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Alphabet soup: How to refer to my LGBTI+ colleague

The alphabet soup of LGBTTQI+ of sexual orientation and gender identity only gets larger. Referring to someone who is not cisgender or heterosexual may be a challenge to a lot of people.As a matter of inclusivity, the old initials LGBT gave space to LGBTTQI+ (lesbians, gays, bisexuals, transsexuals, transgenders, queer, intersexual people and others), but this still may not represent all of the possibilities on how people deal with their own identities and sexualities.

The New York City Commission of Human Rights, for instance, released a non-exhaustive list of 31 gender identities.If instead of the 7 letters LGBTTQI we start to think of the 31 possibilities the government of NY found existent, or the many more possibilities human nature can identify, no list of letters would be long enough to encompass the floating character of human sexuality.

So here are some tips to make everyone’s life easier:


1. What is cisgender and transgender / hetero and homo? Cisgender is the individual who is happy and comfortable with the gender assigned to them when they were born. The term is linked to biology.Transgender is a person whose sense of personal identity does not correspond to their birth sex – and this has nothing to do with their sexuality. We write trans man and trans woman, two different words – an adjective, just like ‘strong’ or ‘powerful’.Heterosexual refers to those commonly addressed as straight, in opposition to homosexual - i.e. gay or lesbian. But this is not all, the whole spectrum of possibilities could not be put down in words. People usually like to be referred as “gay men” and “lesbian women” – but if in doubt, the best option is to ask.


2. Binary vs fluidity Against the idea that only two forms of sexual orientation or two forms of gender identity are possible and tackling the issue where all the other ‘letters’ come from, the idea of fluidity stands as the refusal to choose one label to define someone. More than that, it is also a political statement that advocates to break with the binary way of thinking of only straight or gay / cis or trans. Considering that sexual orientation and gender identity is potentially fluid, therefore, leads us to the concept of being queer, a way to defend the complexity of sexual behaviors and desires. It is the idea that the world is constantly changing, and we cannot stand for fixed ideas or immutable concepts.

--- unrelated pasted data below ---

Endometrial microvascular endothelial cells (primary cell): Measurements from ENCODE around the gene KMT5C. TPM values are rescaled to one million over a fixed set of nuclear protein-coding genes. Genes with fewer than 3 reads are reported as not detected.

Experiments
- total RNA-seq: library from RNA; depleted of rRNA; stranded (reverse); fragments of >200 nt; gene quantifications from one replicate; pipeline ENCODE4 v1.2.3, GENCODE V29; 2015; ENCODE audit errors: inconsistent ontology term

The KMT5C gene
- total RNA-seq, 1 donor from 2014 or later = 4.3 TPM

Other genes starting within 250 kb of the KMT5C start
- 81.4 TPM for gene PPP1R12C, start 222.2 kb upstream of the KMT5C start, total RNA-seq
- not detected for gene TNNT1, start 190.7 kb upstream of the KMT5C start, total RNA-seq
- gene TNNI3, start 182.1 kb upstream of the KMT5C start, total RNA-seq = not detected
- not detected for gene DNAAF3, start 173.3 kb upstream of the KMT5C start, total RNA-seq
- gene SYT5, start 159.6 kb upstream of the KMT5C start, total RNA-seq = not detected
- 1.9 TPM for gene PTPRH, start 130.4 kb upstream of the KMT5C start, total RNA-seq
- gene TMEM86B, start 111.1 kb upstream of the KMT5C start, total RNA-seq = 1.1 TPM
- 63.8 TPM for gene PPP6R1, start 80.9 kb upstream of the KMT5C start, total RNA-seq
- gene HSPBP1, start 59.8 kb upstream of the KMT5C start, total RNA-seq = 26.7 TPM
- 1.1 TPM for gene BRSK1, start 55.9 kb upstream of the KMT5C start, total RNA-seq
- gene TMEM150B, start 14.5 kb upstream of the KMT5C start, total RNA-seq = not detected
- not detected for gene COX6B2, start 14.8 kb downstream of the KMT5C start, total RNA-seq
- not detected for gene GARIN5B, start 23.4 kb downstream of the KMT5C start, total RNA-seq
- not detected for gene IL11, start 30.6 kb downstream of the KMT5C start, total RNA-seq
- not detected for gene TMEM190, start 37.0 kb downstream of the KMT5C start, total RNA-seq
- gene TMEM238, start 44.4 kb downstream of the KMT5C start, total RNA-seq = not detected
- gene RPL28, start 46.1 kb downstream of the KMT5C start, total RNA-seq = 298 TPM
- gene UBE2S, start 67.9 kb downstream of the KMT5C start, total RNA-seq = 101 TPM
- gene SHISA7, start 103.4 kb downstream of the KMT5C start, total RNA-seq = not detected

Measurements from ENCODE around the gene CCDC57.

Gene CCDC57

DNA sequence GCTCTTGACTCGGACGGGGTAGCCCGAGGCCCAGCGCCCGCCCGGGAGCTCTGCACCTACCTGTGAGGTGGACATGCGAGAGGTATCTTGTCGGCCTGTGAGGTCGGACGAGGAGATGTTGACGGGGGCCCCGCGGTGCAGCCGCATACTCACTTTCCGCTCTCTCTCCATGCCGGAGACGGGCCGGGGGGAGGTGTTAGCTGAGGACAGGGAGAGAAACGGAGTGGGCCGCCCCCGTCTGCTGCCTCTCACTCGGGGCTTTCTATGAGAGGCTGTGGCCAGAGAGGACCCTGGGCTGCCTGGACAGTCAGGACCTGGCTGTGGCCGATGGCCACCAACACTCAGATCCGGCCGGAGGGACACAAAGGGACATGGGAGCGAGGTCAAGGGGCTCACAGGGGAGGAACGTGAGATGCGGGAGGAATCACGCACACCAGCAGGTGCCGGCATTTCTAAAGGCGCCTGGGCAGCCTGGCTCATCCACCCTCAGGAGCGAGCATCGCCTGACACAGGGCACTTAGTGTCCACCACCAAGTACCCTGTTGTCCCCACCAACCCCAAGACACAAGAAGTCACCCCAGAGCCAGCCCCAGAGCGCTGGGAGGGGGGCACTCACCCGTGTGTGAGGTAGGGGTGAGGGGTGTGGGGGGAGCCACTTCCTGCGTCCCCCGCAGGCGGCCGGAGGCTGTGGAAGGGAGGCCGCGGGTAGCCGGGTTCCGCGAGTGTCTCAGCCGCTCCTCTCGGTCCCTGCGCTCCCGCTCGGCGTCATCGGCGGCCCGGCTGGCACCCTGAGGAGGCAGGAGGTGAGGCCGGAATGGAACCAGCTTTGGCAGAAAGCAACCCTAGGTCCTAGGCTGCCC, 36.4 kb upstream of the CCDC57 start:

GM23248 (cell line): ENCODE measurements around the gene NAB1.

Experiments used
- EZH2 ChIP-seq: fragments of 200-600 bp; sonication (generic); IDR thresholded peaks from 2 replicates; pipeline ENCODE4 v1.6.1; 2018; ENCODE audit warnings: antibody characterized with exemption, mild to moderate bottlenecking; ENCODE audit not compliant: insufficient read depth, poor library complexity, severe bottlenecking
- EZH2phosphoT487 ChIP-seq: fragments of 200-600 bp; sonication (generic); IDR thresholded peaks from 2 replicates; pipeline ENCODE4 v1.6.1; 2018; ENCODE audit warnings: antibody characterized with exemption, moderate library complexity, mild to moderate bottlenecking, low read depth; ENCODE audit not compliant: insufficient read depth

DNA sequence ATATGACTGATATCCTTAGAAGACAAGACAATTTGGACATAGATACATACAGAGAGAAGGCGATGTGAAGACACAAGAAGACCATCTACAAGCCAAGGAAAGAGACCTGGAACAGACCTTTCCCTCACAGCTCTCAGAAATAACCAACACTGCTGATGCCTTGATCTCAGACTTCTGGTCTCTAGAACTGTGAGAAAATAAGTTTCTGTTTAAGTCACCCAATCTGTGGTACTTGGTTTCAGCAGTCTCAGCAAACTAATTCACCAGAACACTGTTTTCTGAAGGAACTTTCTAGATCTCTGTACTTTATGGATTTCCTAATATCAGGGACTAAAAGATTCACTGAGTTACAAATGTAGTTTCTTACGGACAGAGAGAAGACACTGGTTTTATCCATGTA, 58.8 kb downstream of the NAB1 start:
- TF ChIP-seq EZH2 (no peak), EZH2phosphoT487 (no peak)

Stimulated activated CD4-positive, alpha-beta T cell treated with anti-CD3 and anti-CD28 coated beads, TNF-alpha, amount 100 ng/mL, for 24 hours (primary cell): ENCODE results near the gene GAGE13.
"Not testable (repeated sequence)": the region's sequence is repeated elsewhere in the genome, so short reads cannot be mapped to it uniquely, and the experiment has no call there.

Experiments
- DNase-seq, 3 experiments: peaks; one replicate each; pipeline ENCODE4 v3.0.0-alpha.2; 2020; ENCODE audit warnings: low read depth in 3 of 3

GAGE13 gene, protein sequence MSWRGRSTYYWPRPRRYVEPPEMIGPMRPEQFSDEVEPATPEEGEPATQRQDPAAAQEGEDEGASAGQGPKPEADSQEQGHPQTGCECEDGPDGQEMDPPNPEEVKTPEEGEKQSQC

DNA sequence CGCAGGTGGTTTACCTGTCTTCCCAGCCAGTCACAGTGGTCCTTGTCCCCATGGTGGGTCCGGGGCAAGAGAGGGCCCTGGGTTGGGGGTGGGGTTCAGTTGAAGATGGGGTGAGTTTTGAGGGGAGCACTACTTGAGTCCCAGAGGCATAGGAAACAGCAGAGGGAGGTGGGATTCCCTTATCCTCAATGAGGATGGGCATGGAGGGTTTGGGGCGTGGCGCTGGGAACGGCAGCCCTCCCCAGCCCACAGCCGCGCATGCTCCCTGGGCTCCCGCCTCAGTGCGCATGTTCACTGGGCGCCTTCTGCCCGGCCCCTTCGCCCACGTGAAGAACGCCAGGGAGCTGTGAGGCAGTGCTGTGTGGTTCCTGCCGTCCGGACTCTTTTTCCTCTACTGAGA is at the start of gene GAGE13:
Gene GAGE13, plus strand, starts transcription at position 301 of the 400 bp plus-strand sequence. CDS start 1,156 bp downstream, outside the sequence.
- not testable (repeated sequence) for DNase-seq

3. Can I say queer? The importance of this terminology is that for a long time queer was an offensive way to refer to people. Taking pride in this umbrella that shelters all forms of sexuality reinforces that homophobia shall not be tolerated anymore – it is a loud message that things are in constant change and that plurality is the key for a better world – and especially in our workplace. You can say it with the intention of being an ally, never as a something bad.


4. Beyond labels: otherness Beyond terminologies and labels, 'the one-size fits all' approach, political statements, moral values, and unspoken rules; empathy and otherness should be the key to promote human rights and spread a message of acceptance in the workplace. Otherness is the philosophical concept of recognizing yourself in the other; to understand that regardless of all the differences you may have and all the characteristics that make you both unique, that humanity is shared.

Dialogue and open discussions about how someone would like to be recognized and what would make him/her feel comfortable in your workplace are the first steps towards the promotion of an inclusive workplaceIt helps to create a safe space where you and your colleague will feel confident to do the same without fear and understand that it is ok to feel masculine or feminine, or both, or neither.

Here’s an idea:


Listen to others' feelings and expectations

Be empathic and try to see the humanity in the other human being

Recognize the beauty in the difference 

Reinforce that everyone should feel confident and proud to be themselves

Don't count on preconceptions and assumptions about how gender and sexuality should be.





Gus Bussmann, PhD

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